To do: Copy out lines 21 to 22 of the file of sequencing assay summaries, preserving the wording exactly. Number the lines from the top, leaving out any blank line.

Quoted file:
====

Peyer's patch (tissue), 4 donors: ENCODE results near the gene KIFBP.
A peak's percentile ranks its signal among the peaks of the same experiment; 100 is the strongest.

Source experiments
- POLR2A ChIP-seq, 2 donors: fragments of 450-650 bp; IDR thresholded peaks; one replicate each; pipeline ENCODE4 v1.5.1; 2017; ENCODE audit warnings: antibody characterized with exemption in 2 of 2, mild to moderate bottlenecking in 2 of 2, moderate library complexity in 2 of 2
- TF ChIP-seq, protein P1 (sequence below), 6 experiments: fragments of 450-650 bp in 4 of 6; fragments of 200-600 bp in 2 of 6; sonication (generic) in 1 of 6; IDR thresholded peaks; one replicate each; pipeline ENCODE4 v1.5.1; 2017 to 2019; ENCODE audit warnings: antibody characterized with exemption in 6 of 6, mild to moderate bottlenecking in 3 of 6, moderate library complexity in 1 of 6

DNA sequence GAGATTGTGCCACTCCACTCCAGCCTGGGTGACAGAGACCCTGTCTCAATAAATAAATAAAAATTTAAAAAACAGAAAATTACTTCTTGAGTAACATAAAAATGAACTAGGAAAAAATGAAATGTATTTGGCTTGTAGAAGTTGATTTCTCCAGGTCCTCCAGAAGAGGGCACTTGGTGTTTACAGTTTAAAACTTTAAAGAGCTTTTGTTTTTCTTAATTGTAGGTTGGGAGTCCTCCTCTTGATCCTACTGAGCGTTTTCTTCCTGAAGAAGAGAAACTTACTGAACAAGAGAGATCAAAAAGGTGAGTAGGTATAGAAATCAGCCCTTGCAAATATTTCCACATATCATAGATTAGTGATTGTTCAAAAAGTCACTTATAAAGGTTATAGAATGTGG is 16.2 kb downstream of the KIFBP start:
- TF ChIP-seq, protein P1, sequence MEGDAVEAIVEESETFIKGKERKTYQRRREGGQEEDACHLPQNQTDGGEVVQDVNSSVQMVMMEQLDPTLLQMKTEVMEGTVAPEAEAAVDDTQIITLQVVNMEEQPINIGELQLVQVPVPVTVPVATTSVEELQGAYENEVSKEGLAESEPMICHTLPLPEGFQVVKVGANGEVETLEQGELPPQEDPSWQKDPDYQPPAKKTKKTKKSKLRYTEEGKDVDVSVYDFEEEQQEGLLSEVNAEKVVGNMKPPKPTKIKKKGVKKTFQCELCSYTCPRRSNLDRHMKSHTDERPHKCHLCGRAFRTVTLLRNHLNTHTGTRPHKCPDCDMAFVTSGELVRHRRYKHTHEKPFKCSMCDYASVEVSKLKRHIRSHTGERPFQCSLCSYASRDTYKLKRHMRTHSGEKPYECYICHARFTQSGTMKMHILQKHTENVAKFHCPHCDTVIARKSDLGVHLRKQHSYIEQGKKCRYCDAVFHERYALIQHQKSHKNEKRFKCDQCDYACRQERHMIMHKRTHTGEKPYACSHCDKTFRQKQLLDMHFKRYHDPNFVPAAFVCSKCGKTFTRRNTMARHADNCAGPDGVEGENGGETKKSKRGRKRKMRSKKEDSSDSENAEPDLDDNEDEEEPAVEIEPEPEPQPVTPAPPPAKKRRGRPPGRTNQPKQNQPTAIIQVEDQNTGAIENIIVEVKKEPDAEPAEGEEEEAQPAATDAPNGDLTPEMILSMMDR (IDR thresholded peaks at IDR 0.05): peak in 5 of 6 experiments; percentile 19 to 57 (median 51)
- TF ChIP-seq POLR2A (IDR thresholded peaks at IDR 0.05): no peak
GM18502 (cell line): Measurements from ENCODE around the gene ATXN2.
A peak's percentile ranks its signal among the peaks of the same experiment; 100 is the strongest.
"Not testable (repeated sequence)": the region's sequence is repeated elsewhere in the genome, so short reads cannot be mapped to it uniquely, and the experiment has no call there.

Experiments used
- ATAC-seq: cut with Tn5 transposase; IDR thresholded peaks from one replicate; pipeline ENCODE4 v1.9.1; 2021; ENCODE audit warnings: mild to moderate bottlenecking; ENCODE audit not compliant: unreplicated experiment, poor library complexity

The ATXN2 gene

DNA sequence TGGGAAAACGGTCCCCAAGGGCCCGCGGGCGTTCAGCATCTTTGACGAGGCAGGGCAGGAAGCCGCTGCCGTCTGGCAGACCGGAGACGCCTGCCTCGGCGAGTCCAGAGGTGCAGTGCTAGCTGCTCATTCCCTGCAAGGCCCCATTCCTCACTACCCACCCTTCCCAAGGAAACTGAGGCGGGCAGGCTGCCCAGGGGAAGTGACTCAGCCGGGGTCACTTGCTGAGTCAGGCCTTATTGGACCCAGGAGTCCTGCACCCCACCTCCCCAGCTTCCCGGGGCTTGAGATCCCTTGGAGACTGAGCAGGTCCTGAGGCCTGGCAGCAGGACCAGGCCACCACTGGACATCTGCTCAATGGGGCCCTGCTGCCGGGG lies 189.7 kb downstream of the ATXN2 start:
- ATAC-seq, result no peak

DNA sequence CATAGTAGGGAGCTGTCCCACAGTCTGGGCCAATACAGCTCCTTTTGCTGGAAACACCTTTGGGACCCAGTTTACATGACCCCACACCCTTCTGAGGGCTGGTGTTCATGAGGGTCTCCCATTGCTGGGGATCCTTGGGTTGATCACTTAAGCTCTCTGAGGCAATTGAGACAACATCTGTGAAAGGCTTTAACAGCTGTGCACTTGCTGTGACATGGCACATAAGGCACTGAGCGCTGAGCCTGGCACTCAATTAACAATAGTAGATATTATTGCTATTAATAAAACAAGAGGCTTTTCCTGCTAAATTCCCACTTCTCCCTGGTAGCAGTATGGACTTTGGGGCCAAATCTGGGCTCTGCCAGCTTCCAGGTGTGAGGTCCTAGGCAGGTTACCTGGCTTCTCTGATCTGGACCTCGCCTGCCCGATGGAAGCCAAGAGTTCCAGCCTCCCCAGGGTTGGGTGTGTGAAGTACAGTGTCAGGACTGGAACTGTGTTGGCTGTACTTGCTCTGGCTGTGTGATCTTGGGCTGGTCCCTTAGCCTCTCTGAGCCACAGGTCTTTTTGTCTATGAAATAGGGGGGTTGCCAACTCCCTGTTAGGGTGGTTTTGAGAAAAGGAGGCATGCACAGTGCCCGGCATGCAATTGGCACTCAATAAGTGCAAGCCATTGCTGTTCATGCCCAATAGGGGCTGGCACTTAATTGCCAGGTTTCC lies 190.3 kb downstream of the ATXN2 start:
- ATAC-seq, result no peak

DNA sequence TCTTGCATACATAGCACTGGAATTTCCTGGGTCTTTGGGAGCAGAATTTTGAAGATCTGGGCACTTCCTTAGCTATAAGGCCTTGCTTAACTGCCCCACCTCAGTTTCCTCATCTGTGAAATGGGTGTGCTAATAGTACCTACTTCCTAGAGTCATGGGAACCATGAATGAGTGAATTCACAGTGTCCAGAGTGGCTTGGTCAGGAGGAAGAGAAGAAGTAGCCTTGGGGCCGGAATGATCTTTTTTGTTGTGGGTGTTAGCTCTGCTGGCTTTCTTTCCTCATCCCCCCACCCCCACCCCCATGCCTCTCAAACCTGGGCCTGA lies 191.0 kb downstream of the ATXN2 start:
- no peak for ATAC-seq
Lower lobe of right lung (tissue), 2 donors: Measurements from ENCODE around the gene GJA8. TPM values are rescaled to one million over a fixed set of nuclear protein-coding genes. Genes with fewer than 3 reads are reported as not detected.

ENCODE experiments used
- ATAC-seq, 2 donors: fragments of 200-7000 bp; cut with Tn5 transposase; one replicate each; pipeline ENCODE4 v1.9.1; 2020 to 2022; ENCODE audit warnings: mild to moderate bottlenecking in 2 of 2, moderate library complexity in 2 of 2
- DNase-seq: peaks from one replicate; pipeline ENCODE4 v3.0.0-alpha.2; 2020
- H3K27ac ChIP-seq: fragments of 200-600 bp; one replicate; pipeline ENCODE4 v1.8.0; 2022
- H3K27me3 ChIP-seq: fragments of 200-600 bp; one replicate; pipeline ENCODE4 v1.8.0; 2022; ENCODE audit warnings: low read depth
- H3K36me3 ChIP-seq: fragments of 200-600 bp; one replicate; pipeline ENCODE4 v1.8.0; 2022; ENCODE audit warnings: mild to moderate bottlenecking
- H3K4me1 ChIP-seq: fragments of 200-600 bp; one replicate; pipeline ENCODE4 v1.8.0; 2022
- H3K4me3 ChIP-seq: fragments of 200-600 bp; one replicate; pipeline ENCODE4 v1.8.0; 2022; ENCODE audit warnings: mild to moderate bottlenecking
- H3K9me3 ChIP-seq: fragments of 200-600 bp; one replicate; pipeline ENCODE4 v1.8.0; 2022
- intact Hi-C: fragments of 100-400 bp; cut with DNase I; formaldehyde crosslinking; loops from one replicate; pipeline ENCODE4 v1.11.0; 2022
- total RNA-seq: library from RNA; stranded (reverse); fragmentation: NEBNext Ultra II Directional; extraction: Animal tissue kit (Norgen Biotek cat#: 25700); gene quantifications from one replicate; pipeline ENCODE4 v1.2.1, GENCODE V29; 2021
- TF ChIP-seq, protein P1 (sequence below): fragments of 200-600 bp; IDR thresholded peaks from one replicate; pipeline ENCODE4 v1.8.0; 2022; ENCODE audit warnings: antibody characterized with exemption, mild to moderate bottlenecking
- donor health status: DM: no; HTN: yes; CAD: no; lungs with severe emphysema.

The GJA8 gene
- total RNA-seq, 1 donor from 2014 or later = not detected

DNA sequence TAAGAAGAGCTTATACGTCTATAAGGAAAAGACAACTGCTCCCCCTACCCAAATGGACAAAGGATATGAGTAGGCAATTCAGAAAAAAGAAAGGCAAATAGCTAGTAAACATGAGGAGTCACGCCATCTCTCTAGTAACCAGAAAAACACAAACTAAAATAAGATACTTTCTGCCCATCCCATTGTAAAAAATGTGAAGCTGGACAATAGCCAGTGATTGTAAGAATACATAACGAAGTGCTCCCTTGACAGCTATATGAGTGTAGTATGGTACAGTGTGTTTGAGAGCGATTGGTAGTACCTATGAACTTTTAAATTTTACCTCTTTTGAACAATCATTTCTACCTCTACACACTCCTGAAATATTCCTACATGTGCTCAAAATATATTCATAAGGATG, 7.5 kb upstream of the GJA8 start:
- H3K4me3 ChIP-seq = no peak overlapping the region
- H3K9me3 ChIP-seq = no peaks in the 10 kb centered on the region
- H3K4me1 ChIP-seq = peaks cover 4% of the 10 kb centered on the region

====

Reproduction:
Lower lobe of right lung (tissue), 2 donors: Measurements from ENCODE around the gene GJA8. TPM values are rescaled to one million over a fixed set of nuclear protein-coding genes. Genes with fewer than 3 reads are reported as not detected.

ENCODE experiments used